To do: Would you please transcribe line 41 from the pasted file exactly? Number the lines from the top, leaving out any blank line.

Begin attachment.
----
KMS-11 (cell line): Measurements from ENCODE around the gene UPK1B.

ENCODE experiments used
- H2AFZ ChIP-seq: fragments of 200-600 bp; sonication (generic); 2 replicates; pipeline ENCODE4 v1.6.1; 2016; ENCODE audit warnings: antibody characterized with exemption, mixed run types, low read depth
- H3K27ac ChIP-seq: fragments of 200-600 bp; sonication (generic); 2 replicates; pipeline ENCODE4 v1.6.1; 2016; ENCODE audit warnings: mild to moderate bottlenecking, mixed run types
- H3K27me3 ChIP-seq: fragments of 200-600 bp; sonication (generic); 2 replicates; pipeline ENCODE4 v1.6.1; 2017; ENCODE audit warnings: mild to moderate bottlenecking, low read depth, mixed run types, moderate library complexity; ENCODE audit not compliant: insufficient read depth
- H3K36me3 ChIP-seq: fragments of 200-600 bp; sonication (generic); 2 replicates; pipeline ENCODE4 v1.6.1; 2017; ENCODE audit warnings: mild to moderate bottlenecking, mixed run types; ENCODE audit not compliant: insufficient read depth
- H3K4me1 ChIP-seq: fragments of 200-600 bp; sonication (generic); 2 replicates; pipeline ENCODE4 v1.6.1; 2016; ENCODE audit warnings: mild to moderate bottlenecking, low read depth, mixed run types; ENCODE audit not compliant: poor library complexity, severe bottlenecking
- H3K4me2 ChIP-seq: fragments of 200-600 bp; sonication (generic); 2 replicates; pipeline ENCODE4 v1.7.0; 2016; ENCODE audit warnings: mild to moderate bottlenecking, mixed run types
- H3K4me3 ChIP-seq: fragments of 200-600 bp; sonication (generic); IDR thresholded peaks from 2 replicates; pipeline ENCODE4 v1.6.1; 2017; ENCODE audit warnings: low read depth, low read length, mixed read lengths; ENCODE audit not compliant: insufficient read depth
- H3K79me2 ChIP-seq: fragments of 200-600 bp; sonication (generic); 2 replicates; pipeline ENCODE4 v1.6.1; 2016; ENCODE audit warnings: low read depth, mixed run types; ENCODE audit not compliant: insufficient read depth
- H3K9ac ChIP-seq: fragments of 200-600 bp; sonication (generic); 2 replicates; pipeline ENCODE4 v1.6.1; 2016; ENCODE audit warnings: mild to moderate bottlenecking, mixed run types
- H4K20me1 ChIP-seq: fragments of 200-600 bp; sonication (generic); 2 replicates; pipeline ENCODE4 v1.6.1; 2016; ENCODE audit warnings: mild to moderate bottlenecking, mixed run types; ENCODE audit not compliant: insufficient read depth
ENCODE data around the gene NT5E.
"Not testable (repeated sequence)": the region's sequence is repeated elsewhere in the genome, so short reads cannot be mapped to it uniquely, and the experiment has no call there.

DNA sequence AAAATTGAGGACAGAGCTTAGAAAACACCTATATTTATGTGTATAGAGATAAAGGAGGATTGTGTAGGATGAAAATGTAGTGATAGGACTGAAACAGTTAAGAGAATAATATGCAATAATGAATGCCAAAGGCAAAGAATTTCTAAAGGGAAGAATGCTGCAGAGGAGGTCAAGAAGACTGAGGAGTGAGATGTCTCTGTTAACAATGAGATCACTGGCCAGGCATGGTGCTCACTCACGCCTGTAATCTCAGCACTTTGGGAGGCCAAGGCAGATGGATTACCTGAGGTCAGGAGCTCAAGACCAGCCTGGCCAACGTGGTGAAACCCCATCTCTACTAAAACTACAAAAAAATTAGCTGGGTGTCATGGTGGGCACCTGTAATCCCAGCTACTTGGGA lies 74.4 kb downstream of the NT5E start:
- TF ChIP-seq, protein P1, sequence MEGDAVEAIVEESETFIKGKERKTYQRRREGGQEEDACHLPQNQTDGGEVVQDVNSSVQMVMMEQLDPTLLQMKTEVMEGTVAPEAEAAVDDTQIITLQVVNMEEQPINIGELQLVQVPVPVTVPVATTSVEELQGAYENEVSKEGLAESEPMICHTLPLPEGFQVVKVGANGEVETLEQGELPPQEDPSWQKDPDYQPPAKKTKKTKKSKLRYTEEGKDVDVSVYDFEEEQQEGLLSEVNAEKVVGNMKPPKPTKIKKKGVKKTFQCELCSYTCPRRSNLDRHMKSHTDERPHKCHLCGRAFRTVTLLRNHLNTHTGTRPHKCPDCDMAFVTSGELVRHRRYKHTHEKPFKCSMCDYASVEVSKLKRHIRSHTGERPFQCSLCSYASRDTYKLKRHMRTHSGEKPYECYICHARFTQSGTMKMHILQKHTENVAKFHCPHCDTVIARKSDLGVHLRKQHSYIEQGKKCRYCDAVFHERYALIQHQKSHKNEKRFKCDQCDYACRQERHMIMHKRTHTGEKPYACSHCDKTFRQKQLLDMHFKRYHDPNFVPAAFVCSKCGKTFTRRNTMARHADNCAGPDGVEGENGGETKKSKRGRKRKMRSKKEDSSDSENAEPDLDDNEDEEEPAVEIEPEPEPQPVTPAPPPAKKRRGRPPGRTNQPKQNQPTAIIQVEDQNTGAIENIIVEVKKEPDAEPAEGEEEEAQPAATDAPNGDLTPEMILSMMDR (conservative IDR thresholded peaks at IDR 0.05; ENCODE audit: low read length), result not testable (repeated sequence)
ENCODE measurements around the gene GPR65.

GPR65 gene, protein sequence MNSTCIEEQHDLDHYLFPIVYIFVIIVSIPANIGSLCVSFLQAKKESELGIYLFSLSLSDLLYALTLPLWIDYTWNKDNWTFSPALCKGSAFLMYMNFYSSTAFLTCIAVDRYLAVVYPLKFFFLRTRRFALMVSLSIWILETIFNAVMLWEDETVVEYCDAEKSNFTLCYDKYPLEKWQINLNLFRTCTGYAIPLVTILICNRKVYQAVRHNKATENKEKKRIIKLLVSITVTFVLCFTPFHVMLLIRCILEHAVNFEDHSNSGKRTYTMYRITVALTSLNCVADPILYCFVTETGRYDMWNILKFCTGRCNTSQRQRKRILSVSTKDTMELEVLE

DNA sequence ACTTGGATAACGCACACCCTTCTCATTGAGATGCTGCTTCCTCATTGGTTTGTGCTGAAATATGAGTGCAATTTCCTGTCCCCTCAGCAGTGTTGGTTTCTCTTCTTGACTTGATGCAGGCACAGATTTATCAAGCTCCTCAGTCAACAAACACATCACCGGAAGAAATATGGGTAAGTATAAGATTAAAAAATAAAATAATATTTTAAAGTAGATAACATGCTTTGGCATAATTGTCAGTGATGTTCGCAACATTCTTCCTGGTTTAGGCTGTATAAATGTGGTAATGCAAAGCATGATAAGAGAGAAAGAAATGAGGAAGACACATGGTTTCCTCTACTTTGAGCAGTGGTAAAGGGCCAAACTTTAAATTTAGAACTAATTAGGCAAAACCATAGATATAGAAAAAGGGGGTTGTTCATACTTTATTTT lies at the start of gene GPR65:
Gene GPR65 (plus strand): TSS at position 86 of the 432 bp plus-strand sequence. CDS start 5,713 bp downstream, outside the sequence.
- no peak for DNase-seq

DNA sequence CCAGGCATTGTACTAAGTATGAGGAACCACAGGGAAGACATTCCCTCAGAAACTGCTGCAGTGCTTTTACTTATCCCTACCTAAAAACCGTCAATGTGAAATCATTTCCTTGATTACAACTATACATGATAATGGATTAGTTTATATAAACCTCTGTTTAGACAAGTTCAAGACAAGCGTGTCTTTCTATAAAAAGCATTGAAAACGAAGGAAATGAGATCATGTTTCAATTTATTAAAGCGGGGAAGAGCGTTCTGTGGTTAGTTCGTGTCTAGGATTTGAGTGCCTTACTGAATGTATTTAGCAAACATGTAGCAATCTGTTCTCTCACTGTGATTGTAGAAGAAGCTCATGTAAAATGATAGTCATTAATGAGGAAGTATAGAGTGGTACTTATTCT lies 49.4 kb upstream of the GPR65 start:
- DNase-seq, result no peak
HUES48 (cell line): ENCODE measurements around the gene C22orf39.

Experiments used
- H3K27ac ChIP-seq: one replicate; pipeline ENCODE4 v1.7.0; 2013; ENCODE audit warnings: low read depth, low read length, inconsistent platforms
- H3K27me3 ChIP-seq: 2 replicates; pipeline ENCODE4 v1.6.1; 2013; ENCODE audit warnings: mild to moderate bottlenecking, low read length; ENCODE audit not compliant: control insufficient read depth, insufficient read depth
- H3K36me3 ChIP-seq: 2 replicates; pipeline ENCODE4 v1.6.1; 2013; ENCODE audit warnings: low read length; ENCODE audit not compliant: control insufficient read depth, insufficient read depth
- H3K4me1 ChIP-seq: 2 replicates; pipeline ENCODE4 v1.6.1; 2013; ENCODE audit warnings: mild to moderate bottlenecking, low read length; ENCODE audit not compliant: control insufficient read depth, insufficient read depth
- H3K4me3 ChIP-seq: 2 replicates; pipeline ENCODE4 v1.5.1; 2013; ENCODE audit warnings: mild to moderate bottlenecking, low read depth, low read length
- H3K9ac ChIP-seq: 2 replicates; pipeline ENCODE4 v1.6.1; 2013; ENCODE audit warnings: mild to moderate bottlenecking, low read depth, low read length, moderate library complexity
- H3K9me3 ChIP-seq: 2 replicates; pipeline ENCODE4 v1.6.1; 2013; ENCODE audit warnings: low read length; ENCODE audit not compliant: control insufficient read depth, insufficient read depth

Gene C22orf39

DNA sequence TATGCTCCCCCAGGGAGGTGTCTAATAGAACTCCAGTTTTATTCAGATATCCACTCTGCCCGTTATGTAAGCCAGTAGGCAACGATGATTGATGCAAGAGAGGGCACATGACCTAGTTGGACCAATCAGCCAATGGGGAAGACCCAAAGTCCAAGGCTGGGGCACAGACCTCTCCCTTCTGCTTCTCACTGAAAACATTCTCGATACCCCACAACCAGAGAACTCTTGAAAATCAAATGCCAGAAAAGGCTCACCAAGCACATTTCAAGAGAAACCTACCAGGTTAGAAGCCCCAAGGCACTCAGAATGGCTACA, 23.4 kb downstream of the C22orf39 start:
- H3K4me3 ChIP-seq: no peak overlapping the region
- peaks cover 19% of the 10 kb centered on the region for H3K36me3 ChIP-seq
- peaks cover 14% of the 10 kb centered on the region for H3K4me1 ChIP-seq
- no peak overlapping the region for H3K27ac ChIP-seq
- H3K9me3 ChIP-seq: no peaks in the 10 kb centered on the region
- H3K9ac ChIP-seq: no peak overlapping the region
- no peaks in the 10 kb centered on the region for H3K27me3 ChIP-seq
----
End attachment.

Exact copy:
- no peaks in the 10 kb centered on the region for H3K27me3 ChIP-seq